|Publication number||US6906487 B2|
|Application number||US 10/348,682|
|Publication date||Jun 14, 2005|
|Filing date||Jan 21, 2003|
|Priority date||Jan 21, 2002|
|Also published as||US20030137265|
|Publication number||10348682, 348682, US 6906487 B2, US 6906487B2, US-B2-6906487, US6906487 B2, US6906487B2|
|Inventors||Xavier de Frutos|
|Original Assignee||International Rectifier Corporation|
|Export Citation||BiBTeX, EndNote, RefMan|
|Patent Citations (21), Referenced by (20), Classifications (15), Legal Events (3)|
|External Links: USPTO, USPTO Assignment, Espacenet|
This application claims the benefit of U.S. Provisional Application No. 60/350,192, filed Jan. 21, 2002.
This invention relates to control circuits and more specifically relates to a novel anti-pinch circuit for sensing obstacles in an automotive window path.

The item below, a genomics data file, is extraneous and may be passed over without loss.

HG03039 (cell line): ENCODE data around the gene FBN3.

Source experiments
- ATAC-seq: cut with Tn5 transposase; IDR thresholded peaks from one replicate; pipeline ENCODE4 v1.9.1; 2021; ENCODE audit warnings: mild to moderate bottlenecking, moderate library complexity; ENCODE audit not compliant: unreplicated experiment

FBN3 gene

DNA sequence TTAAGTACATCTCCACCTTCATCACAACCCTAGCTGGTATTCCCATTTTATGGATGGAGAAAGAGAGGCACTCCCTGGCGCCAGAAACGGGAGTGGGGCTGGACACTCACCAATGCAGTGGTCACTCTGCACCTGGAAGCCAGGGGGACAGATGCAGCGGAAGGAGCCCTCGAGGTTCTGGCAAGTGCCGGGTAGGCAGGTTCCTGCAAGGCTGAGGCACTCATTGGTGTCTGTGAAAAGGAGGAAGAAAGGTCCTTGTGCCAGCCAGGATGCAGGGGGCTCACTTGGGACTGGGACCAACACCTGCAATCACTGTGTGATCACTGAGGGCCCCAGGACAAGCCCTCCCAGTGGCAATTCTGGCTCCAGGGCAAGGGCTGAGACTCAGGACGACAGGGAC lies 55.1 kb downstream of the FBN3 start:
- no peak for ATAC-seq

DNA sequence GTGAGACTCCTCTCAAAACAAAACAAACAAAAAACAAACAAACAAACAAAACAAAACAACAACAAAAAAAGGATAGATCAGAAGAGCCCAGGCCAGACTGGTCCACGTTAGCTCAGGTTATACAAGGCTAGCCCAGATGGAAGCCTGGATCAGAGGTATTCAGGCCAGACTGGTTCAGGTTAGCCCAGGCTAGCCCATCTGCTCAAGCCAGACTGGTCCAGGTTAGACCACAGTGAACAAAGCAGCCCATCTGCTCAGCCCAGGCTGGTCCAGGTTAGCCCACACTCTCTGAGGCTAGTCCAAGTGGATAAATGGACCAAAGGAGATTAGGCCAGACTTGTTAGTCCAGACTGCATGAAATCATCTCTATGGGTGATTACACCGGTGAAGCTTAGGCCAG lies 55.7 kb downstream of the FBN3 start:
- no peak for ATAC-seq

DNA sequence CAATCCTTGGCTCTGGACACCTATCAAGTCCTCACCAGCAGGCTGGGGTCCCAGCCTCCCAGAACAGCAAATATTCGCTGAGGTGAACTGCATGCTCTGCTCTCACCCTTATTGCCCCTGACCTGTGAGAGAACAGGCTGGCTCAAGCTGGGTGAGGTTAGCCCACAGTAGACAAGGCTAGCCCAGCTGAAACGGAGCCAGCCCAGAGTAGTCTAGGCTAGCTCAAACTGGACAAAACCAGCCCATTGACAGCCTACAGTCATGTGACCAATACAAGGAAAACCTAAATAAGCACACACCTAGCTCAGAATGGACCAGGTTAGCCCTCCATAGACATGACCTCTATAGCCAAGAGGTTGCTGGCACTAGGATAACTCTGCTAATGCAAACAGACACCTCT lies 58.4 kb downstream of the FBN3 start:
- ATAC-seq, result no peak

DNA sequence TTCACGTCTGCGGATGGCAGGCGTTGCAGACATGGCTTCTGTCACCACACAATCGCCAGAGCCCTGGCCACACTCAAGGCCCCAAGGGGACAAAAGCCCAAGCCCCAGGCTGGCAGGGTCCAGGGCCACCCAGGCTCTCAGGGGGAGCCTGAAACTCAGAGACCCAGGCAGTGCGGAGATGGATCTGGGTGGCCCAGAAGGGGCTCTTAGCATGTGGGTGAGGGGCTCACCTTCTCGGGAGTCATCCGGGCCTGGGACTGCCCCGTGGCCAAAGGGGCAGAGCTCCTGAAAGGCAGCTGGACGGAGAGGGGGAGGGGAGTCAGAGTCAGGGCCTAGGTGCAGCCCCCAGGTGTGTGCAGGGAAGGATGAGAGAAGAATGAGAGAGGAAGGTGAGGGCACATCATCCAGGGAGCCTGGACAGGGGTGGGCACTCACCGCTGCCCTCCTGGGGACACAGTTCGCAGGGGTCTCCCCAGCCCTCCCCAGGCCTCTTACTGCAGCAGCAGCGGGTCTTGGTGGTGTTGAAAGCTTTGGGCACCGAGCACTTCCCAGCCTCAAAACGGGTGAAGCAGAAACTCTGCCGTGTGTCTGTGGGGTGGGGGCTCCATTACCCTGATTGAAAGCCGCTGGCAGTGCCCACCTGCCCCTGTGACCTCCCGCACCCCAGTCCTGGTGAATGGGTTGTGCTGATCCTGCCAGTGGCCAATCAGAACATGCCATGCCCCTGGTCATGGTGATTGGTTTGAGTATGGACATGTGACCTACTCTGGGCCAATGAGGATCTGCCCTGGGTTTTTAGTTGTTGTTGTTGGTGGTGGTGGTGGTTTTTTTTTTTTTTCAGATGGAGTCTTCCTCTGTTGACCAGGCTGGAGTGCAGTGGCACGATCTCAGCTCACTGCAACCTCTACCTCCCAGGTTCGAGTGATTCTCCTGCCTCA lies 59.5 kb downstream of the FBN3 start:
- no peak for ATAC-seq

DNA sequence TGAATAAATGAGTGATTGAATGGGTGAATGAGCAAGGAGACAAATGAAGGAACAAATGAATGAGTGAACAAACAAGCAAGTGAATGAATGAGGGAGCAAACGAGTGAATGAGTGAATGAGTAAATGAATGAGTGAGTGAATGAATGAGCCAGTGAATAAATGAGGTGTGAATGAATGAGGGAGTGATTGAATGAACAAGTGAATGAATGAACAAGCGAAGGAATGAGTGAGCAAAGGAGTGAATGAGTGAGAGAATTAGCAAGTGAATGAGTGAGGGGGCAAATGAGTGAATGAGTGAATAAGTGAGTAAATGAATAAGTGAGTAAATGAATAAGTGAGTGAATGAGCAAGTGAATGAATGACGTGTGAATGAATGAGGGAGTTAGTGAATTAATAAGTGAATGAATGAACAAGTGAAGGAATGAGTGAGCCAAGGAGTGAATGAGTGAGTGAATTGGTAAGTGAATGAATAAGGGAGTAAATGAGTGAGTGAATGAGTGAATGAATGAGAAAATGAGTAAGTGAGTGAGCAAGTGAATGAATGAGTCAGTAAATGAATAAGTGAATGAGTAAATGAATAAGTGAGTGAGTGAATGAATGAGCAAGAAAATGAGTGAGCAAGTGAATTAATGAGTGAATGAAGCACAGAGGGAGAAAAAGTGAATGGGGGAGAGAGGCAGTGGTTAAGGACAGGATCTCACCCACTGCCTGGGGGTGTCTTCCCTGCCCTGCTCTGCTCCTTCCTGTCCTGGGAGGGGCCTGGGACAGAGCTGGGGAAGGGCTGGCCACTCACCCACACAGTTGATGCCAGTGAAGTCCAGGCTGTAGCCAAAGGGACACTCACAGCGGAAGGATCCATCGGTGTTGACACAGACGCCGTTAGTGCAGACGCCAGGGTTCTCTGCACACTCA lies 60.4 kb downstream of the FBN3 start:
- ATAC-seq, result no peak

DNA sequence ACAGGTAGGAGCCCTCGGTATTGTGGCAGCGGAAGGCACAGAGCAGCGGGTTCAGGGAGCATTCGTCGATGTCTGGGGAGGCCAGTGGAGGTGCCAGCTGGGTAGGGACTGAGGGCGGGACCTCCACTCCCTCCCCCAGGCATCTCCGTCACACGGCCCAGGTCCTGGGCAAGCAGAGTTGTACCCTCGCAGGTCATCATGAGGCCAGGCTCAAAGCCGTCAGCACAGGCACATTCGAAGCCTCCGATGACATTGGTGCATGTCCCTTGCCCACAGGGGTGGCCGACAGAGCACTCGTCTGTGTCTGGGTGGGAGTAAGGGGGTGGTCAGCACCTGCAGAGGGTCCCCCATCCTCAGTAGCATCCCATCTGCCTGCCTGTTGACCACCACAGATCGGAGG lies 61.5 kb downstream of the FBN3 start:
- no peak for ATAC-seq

Motor driven automotive windows should stop while closing if an obstacle (such as a person's hand or finger or the like) is pressed between the top of the window and the top of the window frame. Mechanical sensors (transducers) can be used for this purpose but these increase the number of parts needed and increase the cost of the window control system. The use of added parts also reduces the reliability of the system.
It would be desirable to eliminate the need for such sensor transducers in an anti pinch control system.
In accordance with the invention, the motor current (of a d-c motor in an H bridge control circuit) is monitored and the distortion in the motor current wave shape due to an obstacle in the window path when closing is monitored to stop the motor. The sensing circuit can be integrated into an IC control chip, such as the IR3220 chip of the International Rectifier Corporation. This circuit is shown in copending application Ser. No. 10/091,194, filed Mar. 4, 2002 entitled H-BRIDGE WITH SINGLE LEAD FRAME (IR-1853), which is incorporated by reference in this application.